“And He said, saying”?

Jan 13, 2015 by

[This post draws heavily on the work of Joel M. Hoffman.] In an earlier post, I have examined a millennium-long historical connection between Old Church Slavonic (OCS) and modern Russian. Here, I will look at another peculiarity of...

read more

Influence of Old Novgorod Dialect on the Russian Literary Language

Jan 12, 2015 by

[This post is based largely on the work on Andrei Zaliznjak, particularly his lecture available here.] In my earlier post, I noted that the Russian literary language (aka modern standard Russian) differs from its closest relatives,...

read more

The Influence of Old Church Slavonic on Russian

Jan 12, 2015 by

As mentioned in my earlier post, besides being the liturgical language used by the Russian Orthodox Church, Old Church Slavonic (OCS) played a pivotal role in the formation of the Russian literary language. In the Middle Ages, OCS...

read more

Why the ‘Coffee’ Words Are Not Cognates

Dec 12, 2014 by

A former student of mine drew my attention to a recent article in Slate written by Alyssa Pelish and titled “The Stimulating History of Coffee: Why You Hear This Word Around the World” (the image on the left is reproduced from the...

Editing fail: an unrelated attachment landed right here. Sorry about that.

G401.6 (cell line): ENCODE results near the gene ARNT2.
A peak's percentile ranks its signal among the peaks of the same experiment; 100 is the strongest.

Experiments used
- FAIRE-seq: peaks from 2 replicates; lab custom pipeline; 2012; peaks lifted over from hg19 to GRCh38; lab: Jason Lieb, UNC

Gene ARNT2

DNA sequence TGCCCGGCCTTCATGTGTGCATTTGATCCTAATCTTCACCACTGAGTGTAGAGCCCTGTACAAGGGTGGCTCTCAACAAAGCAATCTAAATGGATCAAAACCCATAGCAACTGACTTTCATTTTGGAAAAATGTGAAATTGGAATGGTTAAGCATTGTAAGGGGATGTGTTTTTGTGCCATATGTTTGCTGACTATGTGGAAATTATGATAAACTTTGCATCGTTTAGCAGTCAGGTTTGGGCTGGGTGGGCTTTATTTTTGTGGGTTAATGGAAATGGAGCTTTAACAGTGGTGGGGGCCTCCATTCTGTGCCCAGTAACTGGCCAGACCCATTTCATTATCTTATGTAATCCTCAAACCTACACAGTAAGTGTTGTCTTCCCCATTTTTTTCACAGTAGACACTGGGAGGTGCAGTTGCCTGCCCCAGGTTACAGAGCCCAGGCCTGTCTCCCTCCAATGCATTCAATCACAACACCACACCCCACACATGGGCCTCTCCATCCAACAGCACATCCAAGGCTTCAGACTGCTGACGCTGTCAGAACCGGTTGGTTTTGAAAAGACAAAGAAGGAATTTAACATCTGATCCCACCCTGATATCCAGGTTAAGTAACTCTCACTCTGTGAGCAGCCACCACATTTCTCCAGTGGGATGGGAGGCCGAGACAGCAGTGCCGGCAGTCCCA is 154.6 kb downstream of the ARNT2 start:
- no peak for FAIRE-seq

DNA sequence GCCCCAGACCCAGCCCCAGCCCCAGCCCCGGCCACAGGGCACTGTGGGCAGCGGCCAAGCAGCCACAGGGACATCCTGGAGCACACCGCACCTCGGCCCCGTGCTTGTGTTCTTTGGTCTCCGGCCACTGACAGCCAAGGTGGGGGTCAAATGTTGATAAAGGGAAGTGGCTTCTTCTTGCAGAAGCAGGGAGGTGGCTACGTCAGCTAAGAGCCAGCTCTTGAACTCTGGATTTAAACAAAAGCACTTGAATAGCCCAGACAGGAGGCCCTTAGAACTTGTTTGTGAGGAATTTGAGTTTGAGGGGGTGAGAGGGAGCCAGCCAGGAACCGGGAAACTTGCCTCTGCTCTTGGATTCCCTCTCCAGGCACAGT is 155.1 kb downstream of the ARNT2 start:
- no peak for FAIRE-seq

read more

The Malagasy Language, Genes, and Gender Puzzle

Dec 9, 2014 by

[Many thanks to Rory van Tuyl for interesting and inspiring discussions.] Recent research by Peter Forster and Colin Renfrew of the University of Cambridge, discussed in my earlier post, shows that in gender-biased mixed communities,...

read more

The Origins of Yiddish—A Response to Philologos, Part Fir

Sep 5, 2014 by

[Many thanks to Merlin Dorfman for bringing the Philologos’ essay to my attention and to Martin W. Lewis for his helpful comments and corrections to this post! I am also grateful to Olaf Koeneman, George Walkden, Stephane Goyette,...

read more